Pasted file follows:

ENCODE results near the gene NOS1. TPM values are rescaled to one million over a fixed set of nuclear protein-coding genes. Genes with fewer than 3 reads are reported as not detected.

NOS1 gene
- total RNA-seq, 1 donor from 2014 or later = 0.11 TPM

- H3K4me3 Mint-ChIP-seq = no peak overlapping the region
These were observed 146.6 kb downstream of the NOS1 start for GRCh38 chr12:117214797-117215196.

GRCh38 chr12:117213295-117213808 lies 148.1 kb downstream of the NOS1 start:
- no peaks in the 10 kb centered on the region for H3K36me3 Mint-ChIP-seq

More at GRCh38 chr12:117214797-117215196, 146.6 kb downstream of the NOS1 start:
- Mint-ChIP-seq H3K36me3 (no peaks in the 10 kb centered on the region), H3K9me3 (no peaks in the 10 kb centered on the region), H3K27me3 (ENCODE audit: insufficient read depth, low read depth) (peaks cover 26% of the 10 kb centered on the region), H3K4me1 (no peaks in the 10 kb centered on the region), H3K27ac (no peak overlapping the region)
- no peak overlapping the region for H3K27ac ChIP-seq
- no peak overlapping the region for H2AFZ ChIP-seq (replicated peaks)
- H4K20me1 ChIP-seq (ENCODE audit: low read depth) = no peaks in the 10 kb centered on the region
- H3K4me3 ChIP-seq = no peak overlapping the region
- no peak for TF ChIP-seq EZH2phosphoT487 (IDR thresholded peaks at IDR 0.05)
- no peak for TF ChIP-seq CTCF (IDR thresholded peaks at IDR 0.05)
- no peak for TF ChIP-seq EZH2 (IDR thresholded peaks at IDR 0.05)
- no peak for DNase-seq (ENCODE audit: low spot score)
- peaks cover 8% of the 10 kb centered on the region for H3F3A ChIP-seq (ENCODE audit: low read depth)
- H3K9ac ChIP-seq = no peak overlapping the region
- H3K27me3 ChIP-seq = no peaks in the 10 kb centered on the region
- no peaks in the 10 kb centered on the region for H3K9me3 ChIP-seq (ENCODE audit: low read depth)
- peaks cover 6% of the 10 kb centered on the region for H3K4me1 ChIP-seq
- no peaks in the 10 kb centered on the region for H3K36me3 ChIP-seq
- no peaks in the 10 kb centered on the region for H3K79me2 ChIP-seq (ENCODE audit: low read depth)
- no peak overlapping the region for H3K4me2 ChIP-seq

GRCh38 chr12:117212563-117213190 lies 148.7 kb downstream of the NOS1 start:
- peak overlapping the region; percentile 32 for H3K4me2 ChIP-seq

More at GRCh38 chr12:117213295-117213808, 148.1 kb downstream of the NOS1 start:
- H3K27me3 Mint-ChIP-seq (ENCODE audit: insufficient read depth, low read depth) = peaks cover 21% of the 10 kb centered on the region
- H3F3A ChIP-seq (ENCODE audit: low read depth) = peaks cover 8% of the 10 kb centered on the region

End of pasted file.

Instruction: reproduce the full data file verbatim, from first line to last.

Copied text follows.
ENCODE results near the gene NOS1. TPM values are rescaled to one million over a fixed set of nuclear protein-coding genes. Genes with fewer than 3 reads are reported as not detected.

NOS1 gene
- total RNA-seq, 1 donor from 2014 or later = 0.11 TPM

- H3K4me3 Mint-ChIP-seq = no peak overlapping the region
These were observed 146.6 kb downstream of the NOS1 start for GRCh38 chr12:117214797-117215196.

GRCh38 chr12:117213295-117213808 lies 148.1 kb downstream of the NOS1 start:
- no peaks in the 10 kb centered on the region for H3K36me3 Mint-ChIP-seq

More at GRCh38 chr12:117214797-117215196, 146.6 kb downstream of the NOS1 start:
- Mint-ChIP-seq H3K36me3 (no peaks in the 10 kb centered on the region), H3K9me3 (no peaks in the 10 kb centered on the region), H3K27me3 (ENCODE audit: insufficient read depth, low read depth) (peaks cover 26% of the 10 kb centered on the region), H3K4me1 (no peaks in the 10 kb centered on the region), H3K27ac (no peak overlapping the region)
- no peak overlapping the region for H3K27ac ChIP-seq
- no peak overlapping the region for H2AFZ ChIP-seq (replicated peaks)
- H4K20me1 ChIP-seq (ENCODE audit: low read depth) = no peaks in the 10 kb centered on the region
- H3K4me3 ChIP-seq = no peak overlapping the region
- no peak for TF ChIP-seq EZH2phosphoT487 (IDR thresholded peaks at IDR 0.05)
- no peak for TF ChIP-seq CTCF (IDR thresholded peaks at IDR 0.05)
- no peak for TF ChIP-seq EZH2 (IDR thresholded peaks at IDR 0.05)
- no peak for DNase-seq (ENCODE audit: low spot score)
- peaks cover 8% of the 10 kb centered on the region for H3F3A ChIP-seq (ENCODE audit: low read depth)
- H3K9ac ChIP-seq = no peak overlapping the region
- H3K27me3 ChIP-seq = no peaks in the 10 kb centered on the region
- no peaks in the 10 kb centered on the region for H3K9me3 ChIP-seq (ENCODE audit: low read depth)
- peaks cover 6% of the 10 kb centered on the region for H3K4me1 ChIP-seq
- no peaks in the 10 kb centered on the region for H3K36me3 ChIP-seq
- no peaks in the 10 kb centered on the region for H3K79me2 ChIP-seq (ENCODE audit: low read depth)
- no peak overlapping the region for H3K4me2 ChIP-seq

GRCh38 chr12:117212563-117213190 lies 148.7 kb downstream of the NOS1 start:
- peak overlapping the region; percentile 32 for H3K4me2 ChIP-seq

More at GRCh38 chr12:117213295-117213808, 148.1 kb downstream of the NOS1 start:
- H3K27me3 Mint-ChIP-seq (ENCODE audit: insufficient read depth, low read depth) = peaks cover 21% of the 10 kb centered on the region
- H3F3A ChIP-seq (ENCODE audit: low read depth) = peaks cover 8% of the 10 kb centered on the region